Friday, 27 July 2007

George Galloway IS Spartacus!

At last a politician has been suspended for their role over the Iraq War. You'd have thought it would have happened before now, and you might have thought when it happened, it wouldn't be the politician most prominently against the war!

Galloway cites Spartacus, the ultimate heroic tale of the oppressed underdog rising up to glory, as his favourite film. "It has inspired me," he says with hushed reverence for the story of Kirk Douglas as the slave who takes on the Roman Empire. "Its message is that to be right, rather than to be popular, is what counts. I am moved by the scene where all of the slaves stand up and say 'I am Spartacus' to protect him - although under New Labour it would be: 'He is Spartacus.'"

George Galloway MP writes:

"Once more and yet again I have been cleared of taking a single penny or in any way personally benefiting from the former Iraqi regime through the Oil for Food programme or any other means.

The Commissioner's report states that unequivocally no less than six times. The Commissioner further states that it would be a "travesty" to describe me as a "paid mouth-piece" and that my actions on Iraq stemmed from "deep conviction."

This is therefore an argument about the funding of a political campaign to lift non-military sanctions on Iraq, which killed one million people, and to stop the rush to a war which has cost the lives of hundreds of thousands more.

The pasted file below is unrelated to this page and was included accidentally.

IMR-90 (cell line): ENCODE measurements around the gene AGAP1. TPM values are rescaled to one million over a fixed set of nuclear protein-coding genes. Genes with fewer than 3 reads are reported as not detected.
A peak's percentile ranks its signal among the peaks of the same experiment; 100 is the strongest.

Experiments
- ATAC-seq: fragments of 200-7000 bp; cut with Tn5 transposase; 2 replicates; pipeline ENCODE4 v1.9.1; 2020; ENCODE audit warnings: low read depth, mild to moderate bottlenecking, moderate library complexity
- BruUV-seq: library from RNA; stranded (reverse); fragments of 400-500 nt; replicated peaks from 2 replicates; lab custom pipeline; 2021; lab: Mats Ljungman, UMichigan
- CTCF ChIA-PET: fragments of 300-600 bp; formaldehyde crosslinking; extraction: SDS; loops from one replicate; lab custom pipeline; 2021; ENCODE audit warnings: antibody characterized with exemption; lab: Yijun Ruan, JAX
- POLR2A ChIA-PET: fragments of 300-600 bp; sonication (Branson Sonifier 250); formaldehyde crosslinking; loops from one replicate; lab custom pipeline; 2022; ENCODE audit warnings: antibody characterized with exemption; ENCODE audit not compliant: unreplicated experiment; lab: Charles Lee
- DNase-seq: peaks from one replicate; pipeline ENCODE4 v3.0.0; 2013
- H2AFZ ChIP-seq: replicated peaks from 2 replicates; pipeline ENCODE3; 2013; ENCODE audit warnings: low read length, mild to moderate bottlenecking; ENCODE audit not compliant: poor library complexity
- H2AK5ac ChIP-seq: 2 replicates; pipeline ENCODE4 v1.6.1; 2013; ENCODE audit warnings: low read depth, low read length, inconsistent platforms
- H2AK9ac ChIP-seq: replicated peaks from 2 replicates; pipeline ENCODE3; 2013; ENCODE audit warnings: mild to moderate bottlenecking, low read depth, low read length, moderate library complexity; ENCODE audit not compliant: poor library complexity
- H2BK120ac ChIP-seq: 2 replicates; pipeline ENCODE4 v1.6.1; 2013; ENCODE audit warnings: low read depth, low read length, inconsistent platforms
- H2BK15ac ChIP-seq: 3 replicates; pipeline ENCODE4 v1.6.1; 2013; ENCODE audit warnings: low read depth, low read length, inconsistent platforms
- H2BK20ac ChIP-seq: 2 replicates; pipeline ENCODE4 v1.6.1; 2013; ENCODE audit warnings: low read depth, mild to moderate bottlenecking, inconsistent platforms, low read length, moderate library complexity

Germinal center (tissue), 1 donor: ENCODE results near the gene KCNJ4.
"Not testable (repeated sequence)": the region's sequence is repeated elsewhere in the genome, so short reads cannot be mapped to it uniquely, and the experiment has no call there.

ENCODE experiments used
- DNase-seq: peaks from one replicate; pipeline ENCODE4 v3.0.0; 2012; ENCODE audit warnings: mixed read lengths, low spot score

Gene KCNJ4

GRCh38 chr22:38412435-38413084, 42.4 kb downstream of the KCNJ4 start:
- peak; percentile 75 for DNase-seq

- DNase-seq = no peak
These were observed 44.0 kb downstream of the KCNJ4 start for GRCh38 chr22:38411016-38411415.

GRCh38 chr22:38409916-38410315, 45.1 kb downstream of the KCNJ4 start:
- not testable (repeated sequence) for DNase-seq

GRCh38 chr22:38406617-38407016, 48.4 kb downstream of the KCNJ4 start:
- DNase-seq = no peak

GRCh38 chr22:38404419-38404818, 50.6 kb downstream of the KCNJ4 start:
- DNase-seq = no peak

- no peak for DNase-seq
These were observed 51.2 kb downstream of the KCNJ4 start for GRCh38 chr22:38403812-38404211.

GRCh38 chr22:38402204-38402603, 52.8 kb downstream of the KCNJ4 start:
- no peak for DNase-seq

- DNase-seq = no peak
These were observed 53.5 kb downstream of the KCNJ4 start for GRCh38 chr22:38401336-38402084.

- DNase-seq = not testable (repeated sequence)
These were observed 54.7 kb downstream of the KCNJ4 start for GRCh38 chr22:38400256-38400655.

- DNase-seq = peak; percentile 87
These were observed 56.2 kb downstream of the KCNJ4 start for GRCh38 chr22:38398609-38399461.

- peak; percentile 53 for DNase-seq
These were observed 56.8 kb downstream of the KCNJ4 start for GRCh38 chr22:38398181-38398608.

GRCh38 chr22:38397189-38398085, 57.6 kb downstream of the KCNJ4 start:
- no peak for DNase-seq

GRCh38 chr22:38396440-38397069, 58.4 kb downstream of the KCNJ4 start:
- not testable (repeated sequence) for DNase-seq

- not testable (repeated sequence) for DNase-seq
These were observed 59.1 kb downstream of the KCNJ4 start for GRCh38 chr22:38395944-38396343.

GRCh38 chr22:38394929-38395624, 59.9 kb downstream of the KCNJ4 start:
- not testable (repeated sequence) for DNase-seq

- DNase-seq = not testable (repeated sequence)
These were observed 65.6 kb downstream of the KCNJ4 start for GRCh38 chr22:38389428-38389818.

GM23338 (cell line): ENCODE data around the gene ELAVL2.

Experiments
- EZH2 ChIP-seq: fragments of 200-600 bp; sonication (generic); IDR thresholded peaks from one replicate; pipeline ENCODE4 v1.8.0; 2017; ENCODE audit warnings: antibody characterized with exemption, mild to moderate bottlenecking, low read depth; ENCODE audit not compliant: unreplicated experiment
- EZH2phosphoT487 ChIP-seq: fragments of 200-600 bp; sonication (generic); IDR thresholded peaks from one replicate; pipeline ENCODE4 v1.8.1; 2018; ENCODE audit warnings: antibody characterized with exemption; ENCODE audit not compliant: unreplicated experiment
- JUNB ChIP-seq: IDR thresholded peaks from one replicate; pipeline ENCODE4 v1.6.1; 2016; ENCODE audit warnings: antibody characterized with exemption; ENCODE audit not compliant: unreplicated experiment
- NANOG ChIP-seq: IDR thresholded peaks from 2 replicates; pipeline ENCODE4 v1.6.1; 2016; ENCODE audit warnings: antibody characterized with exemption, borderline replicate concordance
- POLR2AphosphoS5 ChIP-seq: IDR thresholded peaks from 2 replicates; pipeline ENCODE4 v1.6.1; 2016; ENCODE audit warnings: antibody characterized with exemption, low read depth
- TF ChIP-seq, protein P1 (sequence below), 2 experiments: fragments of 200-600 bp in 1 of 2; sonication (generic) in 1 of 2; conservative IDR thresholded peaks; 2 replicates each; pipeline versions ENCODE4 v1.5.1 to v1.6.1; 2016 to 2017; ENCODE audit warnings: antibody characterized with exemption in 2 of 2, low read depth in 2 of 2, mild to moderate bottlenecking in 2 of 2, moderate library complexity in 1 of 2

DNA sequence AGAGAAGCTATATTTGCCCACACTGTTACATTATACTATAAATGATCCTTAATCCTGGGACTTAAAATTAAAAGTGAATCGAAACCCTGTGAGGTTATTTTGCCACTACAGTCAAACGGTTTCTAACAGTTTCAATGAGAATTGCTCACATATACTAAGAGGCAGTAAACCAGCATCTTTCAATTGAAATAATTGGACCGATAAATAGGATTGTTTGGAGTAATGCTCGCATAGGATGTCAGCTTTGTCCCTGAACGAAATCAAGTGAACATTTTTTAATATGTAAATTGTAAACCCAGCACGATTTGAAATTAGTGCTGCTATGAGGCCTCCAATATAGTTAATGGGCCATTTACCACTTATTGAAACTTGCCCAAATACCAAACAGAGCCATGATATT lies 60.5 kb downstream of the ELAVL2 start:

The Committee appear utterly oblivious to the grotesque irony of a pro-sanctions and pro-war Committee of a pro-sanctions and pro-war Parliament passing judgment on the work of their opponents, especially in the light of the bloody march of events in Iraq since this inquiry began four years ago.

They describe that as questioning their integrity and bringing Parliament into disrepute. The House would do well to honestly calibrate exactly how its reputation on all matters concerning the war in Iraq stands with the public before deciding who precisely has brought it into disrepute.

After a four year inquiry – costing a fortune in public funds – the report asks me to apologise for not registering consistently the Mariam Appeal I established (the Commissioner concedes that I did so, but randomly) and for using House of Commons resources allocated to me to campaign against the policies of those now sitting in judgment on me.

The Committee of MPs acknowledges that "had these been the only matters before us, we would have confined ourselves to seeking an apology to the House."

However, in a surprisingly thin-skinned rejoinder, the MPs complain that because I questioned their impartiality and made trenchant criticisms of evidence and witnesses (which, incidentally, they don’t attempt to refute in most cases) I am to be suspended for 18 days.

I reiterate that the Commissioner is right to state that he found no evidence that I benefited personally in any way from any Iraqi monies and moreover I never asked any of the Mariam Appeal's donors – the King of Saudi Arabia, the Emir of UAE, or Fawaz Zureikat, the chairman of the Appeal – from where they earned the wealth from which they made donations to a campaign to end sanctions and war."
For a point-by-point refutation of the commission, see:

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